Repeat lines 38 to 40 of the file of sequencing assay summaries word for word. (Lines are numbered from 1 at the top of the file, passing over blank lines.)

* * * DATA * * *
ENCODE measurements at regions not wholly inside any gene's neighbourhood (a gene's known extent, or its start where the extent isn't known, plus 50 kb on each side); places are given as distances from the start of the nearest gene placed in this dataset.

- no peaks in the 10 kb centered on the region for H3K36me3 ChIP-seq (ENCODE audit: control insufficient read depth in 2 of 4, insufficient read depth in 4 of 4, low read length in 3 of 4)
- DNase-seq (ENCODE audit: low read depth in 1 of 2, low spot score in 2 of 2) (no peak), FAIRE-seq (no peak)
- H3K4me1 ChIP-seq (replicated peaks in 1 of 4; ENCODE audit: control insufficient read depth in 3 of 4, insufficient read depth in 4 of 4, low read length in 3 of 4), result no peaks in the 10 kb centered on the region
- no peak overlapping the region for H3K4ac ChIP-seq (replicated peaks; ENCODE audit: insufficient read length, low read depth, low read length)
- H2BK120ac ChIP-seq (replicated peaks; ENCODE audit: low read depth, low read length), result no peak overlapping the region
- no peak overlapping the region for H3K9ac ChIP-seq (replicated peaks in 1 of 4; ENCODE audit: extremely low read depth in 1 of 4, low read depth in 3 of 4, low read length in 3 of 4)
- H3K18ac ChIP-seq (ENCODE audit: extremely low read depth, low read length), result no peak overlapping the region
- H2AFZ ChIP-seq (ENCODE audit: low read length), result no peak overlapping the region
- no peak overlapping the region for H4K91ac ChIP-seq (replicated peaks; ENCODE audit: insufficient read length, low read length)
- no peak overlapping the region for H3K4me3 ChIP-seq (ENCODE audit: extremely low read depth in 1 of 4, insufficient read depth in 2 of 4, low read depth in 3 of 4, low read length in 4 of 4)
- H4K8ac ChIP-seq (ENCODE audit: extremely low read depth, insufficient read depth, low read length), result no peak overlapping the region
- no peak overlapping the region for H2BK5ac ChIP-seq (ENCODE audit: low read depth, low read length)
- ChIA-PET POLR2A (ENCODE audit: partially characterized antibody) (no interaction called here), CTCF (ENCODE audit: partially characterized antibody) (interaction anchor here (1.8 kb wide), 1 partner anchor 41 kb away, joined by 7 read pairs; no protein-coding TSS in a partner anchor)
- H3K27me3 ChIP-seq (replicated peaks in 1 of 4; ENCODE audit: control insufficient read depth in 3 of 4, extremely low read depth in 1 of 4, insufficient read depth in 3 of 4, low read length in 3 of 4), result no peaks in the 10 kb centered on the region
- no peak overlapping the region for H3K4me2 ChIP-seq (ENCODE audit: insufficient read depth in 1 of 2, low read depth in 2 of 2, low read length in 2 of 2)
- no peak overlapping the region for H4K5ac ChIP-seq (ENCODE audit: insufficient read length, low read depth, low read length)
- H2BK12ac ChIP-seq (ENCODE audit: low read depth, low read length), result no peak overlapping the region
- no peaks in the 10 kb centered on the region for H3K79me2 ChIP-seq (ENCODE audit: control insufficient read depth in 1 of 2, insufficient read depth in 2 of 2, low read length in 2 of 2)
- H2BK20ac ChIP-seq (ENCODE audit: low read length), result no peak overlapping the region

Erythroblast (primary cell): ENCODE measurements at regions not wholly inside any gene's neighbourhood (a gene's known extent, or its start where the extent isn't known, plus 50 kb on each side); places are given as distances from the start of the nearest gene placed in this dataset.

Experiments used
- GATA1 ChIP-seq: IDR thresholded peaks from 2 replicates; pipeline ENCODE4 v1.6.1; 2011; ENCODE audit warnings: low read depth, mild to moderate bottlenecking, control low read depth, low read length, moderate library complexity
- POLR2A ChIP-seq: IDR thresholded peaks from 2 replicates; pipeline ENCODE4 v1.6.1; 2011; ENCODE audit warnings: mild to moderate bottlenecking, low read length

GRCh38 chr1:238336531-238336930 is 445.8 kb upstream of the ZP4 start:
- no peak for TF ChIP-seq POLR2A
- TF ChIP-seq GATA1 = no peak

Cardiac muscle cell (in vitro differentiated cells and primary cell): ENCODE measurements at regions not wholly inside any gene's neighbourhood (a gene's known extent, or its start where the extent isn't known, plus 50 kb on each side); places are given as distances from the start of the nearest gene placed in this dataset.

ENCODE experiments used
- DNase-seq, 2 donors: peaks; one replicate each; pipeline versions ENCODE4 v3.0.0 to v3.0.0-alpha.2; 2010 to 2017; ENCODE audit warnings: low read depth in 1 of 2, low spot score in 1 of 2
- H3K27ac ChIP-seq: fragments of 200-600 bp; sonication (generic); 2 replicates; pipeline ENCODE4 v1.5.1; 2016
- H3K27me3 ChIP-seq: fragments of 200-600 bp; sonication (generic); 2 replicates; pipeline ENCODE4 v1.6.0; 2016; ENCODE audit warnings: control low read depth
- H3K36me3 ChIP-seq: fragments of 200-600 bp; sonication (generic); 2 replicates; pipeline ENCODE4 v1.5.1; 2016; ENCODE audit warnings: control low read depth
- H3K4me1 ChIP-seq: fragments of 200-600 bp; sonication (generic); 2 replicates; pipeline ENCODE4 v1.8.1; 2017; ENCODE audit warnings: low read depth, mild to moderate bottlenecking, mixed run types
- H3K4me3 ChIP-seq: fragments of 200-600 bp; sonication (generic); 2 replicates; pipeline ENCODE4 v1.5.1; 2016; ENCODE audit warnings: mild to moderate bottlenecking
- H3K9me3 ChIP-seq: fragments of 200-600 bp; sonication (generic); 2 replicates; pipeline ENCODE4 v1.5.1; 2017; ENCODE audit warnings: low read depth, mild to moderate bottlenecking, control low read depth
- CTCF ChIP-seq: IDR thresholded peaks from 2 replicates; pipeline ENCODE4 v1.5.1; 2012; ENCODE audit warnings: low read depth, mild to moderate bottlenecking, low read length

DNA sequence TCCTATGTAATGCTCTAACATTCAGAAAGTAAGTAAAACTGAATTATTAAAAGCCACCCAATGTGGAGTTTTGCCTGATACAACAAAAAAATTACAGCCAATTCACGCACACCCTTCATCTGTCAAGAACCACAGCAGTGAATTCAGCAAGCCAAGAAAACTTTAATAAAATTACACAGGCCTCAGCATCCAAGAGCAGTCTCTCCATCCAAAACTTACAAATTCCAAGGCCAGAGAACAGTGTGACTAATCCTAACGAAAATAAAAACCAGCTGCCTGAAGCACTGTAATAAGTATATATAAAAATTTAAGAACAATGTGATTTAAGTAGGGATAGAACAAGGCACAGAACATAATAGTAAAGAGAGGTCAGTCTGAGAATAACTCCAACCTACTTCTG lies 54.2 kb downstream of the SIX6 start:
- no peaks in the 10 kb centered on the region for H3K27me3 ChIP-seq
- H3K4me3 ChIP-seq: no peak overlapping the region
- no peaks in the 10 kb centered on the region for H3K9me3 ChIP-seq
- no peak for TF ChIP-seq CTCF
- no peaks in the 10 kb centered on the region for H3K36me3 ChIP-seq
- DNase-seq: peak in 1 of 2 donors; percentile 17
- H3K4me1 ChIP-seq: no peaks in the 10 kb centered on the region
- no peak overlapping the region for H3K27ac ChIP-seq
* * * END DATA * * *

DNA sequence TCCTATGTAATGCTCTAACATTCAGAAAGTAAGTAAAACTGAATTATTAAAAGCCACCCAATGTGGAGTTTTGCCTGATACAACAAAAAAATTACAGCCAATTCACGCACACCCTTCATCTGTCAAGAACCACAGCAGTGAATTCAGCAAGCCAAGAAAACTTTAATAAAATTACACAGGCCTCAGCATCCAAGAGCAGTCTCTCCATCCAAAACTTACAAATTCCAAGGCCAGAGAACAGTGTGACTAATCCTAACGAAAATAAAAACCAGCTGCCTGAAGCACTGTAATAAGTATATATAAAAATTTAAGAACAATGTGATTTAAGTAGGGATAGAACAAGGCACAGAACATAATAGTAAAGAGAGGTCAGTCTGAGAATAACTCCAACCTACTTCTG lies 54.2 kb downstream of the SIX6 start:
- no peaks in the 10 kb centered on the region for H3K27me3 ChIP-seq
- H3K4me3 ChIP-seq: no peak overlapping the region